Obama has expressed his shock and sadness and extended his condolences to the families of the victims. But he has also said the horrific episode would not speed up plans to pull out foreign forces, despite increasing opposition at home to the war in Afghanistan.

If the protests against the recent killings spread and become violent it could further complicate the issue, said Malcom Chalmers, a professor of security policy at Kings College in London.

“My instinct is that it (the killings) will not have much influence on the pace of withdrawal,” said Chalmers. “But if you see riots in Kandahar and Kabul and other cities, that could change.”

Photographs of dead toddlers wrapped in bloody blankets in Panjwai started to make the rounds in Afghanistan on Monday. The images were broadcast on Afghan TV stations, and people posted them on social network sites and blogs.

In the aftermath of the Quran burnings last month, over 30 people were killed in the protests and Afghan forces turned their guns on their supposed allies, killing six U.S. troops.

The Qurans and other Islamic books were taken from a detention facility and dumped in a burn pit because they were believed to contain extremist messages or inscriptions. A military official said at the time that it appeared detainees were exchanging messages by making notations in the texts.

U.S.-Afghan strains appeared to be easing as recently as Friday, when the two governments signed a memorandum of understanding about the transfer of Afghan detainees to Afghan control — a key step toward an eventual strategic partnership to govern U.S. forces in the country after most combat troops leave in 2014.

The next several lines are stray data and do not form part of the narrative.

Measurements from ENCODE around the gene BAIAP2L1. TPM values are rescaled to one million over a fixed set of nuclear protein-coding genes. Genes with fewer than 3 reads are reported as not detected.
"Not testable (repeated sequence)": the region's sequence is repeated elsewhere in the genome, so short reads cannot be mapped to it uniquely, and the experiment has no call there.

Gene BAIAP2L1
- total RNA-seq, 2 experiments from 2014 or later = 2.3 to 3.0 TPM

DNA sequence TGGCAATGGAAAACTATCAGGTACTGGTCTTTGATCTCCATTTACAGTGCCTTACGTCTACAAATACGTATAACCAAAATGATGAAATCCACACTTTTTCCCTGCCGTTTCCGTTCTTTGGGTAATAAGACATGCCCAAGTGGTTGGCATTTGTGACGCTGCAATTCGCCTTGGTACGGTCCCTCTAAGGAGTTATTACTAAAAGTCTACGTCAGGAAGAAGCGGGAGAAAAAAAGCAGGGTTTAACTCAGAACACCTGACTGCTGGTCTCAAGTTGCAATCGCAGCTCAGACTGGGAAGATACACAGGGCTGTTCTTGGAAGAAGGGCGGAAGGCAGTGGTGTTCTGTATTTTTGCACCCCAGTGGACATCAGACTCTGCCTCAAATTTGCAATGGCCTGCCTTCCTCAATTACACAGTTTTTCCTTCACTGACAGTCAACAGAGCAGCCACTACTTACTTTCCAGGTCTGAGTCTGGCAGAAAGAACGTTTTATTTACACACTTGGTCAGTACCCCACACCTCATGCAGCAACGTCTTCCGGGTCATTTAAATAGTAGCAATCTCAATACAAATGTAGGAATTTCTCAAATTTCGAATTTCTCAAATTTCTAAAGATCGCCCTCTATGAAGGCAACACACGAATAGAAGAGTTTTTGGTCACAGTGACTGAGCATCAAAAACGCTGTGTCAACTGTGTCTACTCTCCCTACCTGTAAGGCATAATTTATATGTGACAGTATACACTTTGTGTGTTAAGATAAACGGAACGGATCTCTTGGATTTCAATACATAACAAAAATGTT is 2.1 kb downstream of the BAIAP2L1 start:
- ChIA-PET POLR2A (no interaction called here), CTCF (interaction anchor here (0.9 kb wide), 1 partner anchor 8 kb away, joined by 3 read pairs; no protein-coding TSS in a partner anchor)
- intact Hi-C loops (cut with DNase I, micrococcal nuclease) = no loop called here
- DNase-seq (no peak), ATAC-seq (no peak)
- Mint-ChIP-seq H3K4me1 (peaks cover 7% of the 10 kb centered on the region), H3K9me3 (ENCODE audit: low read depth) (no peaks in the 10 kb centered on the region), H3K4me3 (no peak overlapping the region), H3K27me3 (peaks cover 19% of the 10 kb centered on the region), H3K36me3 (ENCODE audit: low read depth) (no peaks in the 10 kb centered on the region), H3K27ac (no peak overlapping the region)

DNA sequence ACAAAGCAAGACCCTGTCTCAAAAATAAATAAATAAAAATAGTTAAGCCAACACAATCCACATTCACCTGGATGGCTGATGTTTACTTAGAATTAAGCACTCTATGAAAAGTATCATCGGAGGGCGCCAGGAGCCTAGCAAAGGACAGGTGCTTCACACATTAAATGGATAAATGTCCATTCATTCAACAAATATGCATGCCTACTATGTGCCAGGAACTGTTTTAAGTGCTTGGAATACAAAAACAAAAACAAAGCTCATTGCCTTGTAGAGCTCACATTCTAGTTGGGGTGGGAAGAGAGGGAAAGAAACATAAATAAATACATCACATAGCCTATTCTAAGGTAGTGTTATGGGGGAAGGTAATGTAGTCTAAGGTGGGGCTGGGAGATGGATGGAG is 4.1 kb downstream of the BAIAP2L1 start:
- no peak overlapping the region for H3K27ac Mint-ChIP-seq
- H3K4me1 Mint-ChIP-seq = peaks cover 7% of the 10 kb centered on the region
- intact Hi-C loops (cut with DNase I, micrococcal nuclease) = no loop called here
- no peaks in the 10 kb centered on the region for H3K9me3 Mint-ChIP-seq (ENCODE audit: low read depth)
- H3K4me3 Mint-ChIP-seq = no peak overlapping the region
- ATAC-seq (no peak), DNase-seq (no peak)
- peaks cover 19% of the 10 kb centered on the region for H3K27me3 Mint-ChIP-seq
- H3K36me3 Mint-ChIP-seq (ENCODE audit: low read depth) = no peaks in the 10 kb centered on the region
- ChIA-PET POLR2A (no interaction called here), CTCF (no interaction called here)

In the Afghan parliament, however, lawmakers called Monday for a halt to talks on the strategic partnership document until there was confirmation the soldier behind the shooting rampage would face justice in Afghanistan.

The top U.S. commander in Afghanistan, Gen. John Allen, told CNN on Monday that the soldier did not leave his base undetected. An Afghan soldier saw him go and reported this to the Americans, who did a head count and realized that the suspect was missing. The Americans formed a search party, but Allen did not describe what happened after that.

Other U.S. officials have said initial reports indicate the soldier turned himself in after the shootings.

The soldier, who has been in the military for 11 years and served three tours in Iraq, was being held in pretrial confinement in Kandahar by the U.S. military while Army officials review his complete deployment and medical history, Pentagon officials said.

U.S. Secretary of Defense Leon Panetta said Monday that the soldier may face capital charges.

The soldier was deployed to Afghanistan on Dec. 3 with the 2nd Battalion, 3rd Infantry Regiment of the 3rd Stryker Brigade, 2nd Infantry Division, based at Joint Base Lewis-McChord located south of Seattle, according to a congressional source, speaking on the condition of anonymity because of the sensitivity of the matter.

He was sent on Feb. 1 to Belambai, the base located a half-mile from one of the villages that was attacked, the source said.

A U.S. military spokesman in Kabul said he was responsible for providing base security.